See the nation’s most spectacular scenery on the way to this year’s NACIS conference. Join Dennis McClendon and the rolling Geodweeb party train as it heads from Chicago to Sacramento. More info is available via the CartoTalk forum posting.
I remember spending hours in my introduction to computer cartography lab class at Humboldt State University “building polygons” in the Adobe Illustrator design software package. We started with state “lines” and, one by one, duplicated and joined them into polygons by painstakingly selecting matching endpoints and cursing the Illustrator error dialogs that kept coming up. Fast forward 5 software versions and 10 years and we can now accomplish the same workflow in seconds using the new “Live Paint” feature available in version CS2 and newer. Maybe this is old news, but it’s sure makes things easier on the Natural Earth Vector project!
Download native Illustrator CS3 file and follow along with sample linework.
Step 1: Start with lines for 1st order, country, and hydro coast, rivers on separate layers (like you’d normally layer your map file).
Step 2: Duplicate all related lines onto one “building” layer (the next step would group originals if you don’t do here).
Step 3: Select all those duplicated “building” lines (interior state boundaries, exterior country boundary, and exterior shorelines for that country, the more linework, the slower it goes), choose the live paint tool and click on the selection. It will turn into a “live paint group”. If you are viewing the bounding box, it will appear slightly differently than normal handles (see below).
Step 4: Make sure the toolbox fill is a color like yellow (the default is set to no fill, so you won’t get the tool to work unless you change it). Click and drag the live paint tool over all implied polygons between lines. Watch them turn into filled polys!!!! If you don’t get an implied polygon to fill, try adjusting the gap tolerance at Object > Live Paint > Gap Options. The default settings worked fine for me, though. Not shown here are the reddish thick highlight around target polygons as the Live Paint tool is dragged acros the artwork.
Step 5: Once you’re done and all your implied polygons are colored in like a coloring book, expand the live paint group (Object > Live Paint > Expand, or use the Expand button on the control panel button strip). Ungroup twice (Object > Ungroup). The polys, lines, and hydro will all be on the building layer. Use select by similar to select just the filled polys you just made and move them to the First_order_admin_polys layer. Delete the left over country and hydro lines (you have originals elsewhere).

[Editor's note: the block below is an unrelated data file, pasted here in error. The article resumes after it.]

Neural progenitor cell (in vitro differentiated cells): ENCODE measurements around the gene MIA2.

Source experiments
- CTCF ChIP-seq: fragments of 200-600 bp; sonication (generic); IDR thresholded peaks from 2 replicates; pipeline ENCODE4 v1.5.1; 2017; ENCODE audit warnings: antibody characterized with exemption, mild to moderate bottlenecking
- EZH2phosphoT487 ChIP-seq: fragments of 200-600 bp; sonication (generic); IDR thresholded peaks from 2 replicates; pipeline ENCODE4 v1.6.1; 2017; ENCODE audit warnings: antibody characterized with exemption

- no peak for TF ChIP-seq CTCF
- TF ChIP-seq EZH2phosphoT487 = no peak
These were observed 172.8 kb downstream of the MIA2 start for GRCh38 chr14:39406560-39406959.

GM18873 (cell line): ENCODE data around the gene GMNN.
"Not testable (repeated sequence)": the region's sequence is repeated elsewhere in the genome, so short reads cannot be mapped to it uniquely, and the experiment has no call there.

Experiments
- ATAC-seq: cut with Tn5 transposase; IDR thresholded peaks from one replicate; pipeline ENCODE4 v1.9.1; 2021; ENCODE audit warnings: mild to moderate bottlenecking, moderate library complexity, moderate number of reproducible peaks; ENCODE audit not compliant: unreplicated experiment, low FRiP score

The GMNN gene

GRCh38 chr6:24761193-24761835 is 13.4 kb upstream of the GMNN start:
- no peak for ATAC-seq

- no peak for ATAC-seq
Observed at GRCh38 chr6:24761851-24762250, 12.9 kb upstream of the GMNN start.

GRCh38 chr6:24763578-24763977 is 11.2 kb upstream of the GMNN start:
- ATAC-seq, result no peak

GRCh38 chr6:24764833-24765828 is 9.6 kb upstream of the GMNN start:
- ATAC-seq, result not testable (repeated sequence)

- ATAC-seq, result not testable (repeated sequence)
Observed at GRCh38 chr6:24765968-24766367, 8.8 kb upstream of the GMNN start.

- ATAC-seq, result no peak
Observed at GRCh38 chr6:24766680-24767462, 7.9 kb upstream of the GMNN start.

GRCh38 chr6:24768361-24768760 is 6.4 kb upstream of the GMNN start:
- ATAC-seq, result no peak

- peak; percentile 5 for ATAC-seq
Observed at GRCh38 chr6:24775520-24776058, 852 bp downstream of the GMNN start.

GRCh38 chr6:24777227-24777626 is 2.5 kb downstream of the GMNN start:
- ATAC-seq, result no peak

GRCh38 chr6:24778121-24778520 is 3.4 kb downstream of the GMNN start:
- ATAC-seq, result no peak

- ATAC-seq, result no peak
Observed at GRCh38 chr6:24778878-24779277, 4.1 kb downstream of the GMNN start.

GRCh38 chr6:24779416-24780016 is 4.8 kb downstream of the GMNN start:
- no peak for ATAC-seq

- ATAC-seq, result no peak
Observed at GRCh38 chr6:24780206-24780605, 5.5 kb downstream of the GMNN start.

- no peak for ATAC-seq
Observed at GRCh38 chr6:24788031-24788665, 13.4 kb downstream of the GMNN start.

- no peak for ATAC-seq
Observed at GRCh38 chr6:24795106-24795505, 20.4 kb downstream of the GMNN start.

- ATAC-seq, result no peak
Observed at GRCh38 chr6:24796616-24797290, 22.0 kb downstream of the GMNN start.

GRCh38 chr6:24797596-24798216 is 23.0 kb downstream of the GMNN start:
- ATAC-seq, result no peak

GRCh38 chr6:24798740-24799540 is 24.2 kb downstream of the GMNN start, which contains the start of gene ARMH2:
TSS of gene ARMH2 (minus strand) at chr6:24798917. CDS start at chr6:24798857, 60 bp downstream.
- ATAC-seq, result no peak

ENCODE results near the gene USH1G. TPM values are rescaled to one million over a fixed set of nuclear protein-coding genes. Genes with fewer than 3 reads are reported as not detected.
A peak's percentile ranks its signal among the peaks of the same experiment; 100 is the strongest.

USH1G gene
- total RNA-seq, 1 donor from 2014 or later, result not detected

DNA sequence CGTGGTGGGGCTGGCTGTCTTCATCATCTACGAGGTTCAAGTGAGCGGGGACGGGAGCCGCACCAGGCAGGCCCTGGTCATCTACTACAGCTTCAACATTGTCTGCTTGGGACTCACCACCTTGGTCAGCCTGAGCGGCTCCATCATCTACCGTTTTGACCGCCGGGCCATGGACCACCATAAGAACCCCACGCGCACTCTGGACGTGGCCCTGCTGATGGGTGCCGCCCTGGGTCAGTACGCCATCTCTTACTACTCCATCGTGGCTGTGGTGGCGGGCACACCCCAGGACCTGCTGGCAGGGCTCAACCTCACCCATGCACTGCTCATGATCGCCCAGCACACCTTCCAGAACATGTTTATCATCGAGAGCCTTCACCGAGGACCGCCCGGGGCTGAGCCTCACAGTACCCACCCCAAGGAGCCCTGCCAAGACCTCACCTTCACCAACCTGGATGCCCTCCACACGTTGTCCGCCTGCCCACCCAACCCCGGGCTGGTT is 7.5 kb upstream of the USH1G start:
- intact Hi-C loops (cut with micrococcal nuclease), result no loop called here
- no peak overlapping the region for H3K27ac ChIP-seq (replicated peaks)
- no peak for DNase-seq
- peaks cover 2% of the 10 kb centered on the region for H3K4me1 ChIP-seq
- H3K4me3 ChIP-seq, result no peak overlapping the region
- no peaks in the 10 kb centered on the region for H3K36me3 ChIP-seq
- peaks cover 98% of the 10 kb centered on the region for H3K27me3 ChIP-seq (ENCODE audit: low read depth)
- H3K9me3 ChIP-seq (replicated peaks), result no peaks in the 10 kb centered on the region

Step 6: Color code new state polygons and compound path related admin units (none in this instance). That’s it!
We shipped off the 1:15,000,000 scale first-order administrative units for Natural Earth Vector to University of Wisconsin @ Madison to be attributed with country and province names and alpha-numeric codes last week. There are only 3,000+ of these around the world so this is no small task! Kudos go to Tom for doing the heavy lifting on this data theme. Props to Kevin and Ben @ UW-Madison for undertaking the attributing.
Some units are super tiny (see Slovenia in the Europe detail at bottom, almost equivalent in scale to municipalities in the USA). We ignore some small, mostly island nations (see the Caribbean image below) but will include a general admin_0 polygon for the entire country instead. First order administrative units are composed what most people call “provinces” and “states” (not to be confused with countries aka “states”). For some countries, we will also include 1st order admin “regions” that group smaller 1st order units into larger statistical areas (eg: the United Kingdom’s England, Scotland, Wales, and Northern Ireland).
[Editor's note: The Egypt-Sudan boundary post reminds me that North Korea says it will no longer respect the legal status of the five islands South Korea administers west of the South's mainland allocated during the 1953 armistice that halted the Korean War. So many small details.]
TOKYO, May 27 — North Korea announced Wednesday that it is no longer bound by the 1953 armistice that halted the Korean War, the latest and most profound diplomatic aftershock from the country’s latest nuclear test two days earlier.
North Korea also warned that it would respond “with a powerful military strike” should its ships be stopped by international forces trying to stop the export of missiles and weapons of mass destruction.
The twin declarations, delivered by the country’s state news agency, followed South Korea’s announcement Tuesday that it would join the navies that will stop and inspect suspicious ships at sea. North Korea has repeatedly said that such participation would be a “declaration of war.”
They followed other developments in North Korea that have added to the sense of jangled nerves across northeast Asia since Monday’s underground nuclear test.
[Editor’s note: I’ve been researching sovereign state boundary disputes for Natural Earth Vector at the 1:15,000,000 and 1:50,000,000 scales so I read this entry at the StrangeMaps blog last week with some curiosity. Egypt effectively administers their portion of the “disputed” area along the Red Sea and seems to have dropped their claim to the Sudan portion south of the 22nd parallel. This boundary will be shown de facto along the 22nd parallel the Natural Earth Vector dataset. Thanks Laris!]
Republished from Strange Maps. June 28, 209.
The Bir Tawil Triangle is a desert of sand and rocks on the border between Egypt and the Sudan. It is also officially the most undesired territory in the world. Bir Tawil is the only piece of land on Earth (*) that is not claimed by any country – least of all by its neighbours. For either of them to claim the Bir Tawil Triangle would be to relinquish their claim to the Hala’ib Triangle. And while Hala’ib is also mainly rock and sand, it is not only ten times larger than Bir Tawil, but also adjacent to the Red Sea - so rather more interesting.
This bizarre situation started out with what is supposed to be the simplest of borders: a straight line. By the Condominium Treaty of 1899, the British drew the line between Egypt and what was then still known as the Anglo-Egyptian Sudan at the 22nd parallel north, resulting in a straight-line border of about 1,240 km (770 miles) from Libya to the Red Sea.